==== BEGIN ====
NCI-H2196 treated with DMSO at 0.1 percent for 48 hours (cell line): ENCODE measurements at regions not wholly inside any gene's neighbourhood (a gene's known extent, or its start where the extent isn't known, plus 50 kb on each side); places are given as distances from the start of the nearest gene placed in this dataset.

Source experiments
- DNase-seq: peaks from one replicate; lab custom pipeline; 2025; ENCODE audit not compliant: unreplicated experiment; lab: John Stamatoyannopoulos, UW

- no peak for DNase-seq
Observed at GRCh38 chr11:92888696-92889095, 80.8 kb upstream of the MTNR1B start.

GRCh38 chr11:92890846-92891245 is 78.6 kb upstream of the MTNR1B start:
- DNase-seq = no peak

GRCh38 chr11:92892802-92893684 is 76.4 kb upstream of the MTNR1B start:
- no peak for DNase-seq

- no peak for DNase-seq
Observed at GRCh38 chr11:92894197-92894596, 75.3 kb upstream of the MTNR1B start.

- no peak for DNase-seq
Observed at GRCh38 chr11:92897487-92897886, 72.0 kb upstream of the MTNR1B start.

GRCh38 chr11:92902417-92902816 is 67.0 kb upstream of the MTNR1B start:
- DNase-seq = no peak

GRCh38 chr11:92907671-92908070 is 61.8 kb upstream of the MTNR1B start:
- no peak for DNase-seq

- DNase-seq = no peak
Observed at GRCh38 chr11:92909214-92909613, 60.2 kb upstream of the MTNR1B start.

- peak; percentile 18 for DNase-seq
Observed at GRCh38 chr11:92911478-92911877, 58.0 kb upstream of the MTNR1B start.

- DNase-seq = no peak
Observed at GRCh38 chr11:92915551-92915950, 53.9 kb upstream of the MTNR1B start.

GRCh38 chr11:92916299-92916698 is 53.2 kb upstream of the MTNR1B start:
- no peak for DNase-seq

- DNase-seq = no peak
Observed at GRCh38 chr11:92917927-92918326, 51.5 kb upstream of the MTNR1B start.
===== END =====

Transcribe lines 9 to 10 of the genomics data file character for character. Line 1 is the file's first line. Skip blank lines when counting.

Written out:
- no peak for DNase-seq

- no peak for DNase-seq